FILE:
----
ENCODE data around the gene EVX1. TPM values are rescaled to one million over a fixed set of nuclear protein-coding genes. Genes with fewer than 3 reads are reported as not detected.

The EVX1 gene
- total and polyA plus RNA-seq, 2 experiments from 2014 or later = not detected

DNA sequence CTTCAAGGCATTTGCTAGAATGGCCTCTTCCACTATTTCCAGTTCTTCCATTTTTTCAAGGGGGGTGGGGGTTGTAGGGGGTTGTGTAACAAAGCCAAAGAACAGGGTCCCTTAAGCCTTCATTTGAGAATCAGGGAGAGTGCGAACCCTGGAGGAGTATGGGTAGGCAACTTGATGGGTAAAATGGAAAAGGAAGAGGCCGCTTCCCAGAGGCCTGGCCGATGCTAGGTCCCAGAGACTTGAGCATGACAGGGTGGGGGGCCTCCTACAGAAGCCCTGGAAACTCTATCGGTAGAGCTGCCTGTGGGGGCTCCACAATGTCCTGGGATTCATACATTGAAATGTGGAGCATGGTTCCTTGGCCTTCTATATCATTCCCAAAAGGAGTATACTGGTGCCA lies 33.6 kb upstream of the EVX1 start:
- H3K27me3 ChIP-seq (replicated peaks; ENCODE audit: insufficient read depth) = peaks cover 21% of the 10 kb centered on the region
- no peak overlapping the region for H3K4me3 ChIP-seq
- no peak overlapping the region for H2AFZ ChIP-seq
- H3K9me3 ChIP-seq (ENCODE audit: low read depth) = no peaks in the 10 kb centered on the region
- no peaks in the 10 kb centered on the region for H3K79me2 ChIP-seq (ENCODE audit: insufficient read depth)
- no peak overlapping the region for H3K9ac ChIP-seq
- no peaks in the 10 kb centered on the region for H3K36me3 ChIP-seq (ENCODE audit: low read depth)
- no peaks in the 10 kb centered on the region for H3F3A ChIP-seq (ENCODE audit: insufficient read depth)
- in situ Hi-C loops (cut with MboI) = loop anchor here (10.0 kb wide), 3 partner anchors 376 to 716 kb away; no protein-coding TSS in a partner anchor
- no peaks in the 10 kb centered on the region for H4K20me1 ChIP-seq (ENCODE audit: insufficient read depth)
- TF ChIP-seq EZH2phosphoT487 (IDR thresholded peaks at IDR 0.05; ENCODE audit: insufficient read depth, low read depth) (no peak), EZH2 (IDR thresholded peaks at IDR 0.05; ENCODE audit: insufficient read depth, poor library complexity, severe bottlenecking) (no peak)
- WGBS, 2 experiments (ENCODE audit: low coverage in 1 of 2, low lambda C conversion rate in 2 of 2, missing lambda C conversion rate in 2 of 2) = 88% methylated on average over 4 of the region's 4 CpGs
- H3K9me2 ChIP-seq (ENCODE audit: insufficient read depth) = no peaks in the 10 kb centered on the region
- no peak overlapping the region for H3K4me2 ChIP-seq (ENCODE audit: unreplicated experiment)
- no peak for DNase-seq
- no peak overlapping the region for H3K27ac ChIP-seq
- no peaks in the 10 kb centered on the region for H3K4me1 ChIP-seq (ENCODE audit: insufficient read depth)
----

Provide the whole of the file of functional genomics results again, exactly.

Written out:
ENCODE data around the gene EVX1. TPM values are rescaled to one million over a fixed set of nuclear protein-coding genes. Genes with fewer than 3 reads are reported as not detected.

The EVX1 gene
- total and polyA plus RNA-seq, 2 experiments from 2014 or later = not detected

DNA sequence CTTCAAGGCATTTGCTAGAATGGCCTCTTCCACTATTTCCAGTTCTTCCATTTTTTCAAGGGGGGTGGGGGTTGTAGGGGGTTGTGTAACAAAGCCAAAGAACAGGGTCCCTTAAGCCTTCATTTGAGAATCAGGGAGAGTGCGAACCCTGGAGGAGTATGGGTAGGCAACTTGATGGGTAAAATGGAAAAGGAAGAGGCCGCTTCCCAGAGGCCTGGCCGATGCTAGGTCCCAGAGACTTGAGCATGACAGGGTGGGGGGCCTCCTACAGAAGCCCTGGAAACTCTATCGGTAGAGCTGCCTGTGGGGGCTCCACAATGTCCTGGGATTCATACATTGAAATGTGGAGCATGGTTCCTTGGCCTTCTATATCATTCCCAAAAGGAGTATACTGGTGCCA lies 33.6 kb upstream of the EVX1 start:
- H3K27me3 ChIP-seq (replicated peaks; ENCODE audit: insufficient read depth) = peaks cover 21% of the 10 kb centered on the region
- no peak overlapping the region for H3K4me3 ChIP-seq
- no peak overlapping the region for H2AFZ ChIP-seq
- H3K9me3 ChIP-seq (ENCODE audit: low read depth) = no peaks in the 10 kb centered on the region
- no peaks in the 10 kb centered on the region for H3K79me2 ChIP-seq (ENCODE audit: insufficient read depth)
- no peak overlapping the region for H3K9ac ChIP-seq
- no peaks in the 10 kb centered on the region for H3K36me3 ChIP-seq (ENCODE audit: low read depth)
- no peaks in the 10 kb centered on the region for H3F3A ChIP-seq (ENCODE audit: insufficient read depth)
- in situ Hi-C loops (cut with MboI) = loop anchor here (10.0 kb wide), 3 partner anchors 376 to 716 kb away; no protein-coding TSS in a partner anchor
- no peaks in the 10 kb centered on the region for H4K20me1 ChIP-seq (ENCODE audit: insufficient read depth)
- TF ChIP-seq EZH2phosphoT487 (IDR thresholded peaks at IDR 0.05; ENCODE audit: insufficient read depth, low read depth) (no peak), EZH2 (IDR thresholded peaks at IDR 0.05; ENCODE audit: insufficient read depth, poor library complexity, severe bottlenecking) (no peak)
- WGBS, 2 experiments (ENCODE audit: low coverage in 1 of 2, low lambda C conversion rate in 2 of 2, missing lambda C conversion rate in 2 of 2) = 88% methylated on average over 4 of the region's 4 CpGs
- H3K9me2 ChIP-seq (ENCODE audit: insufficient read depth) = no peaks in the 10 kb centered on the region
- no peak overlapping the region for H3K4me2 ChIP-seq (ENCODE audit: unreplicated experiment)
- no peak for DNase-seq
- no peak overlapping the region for H3K27ac ChIP-seq
- no peaks in the 10 kb centered on the region for H3K4me1 ChIP-seq (ENCODE audit: insufficient read depth)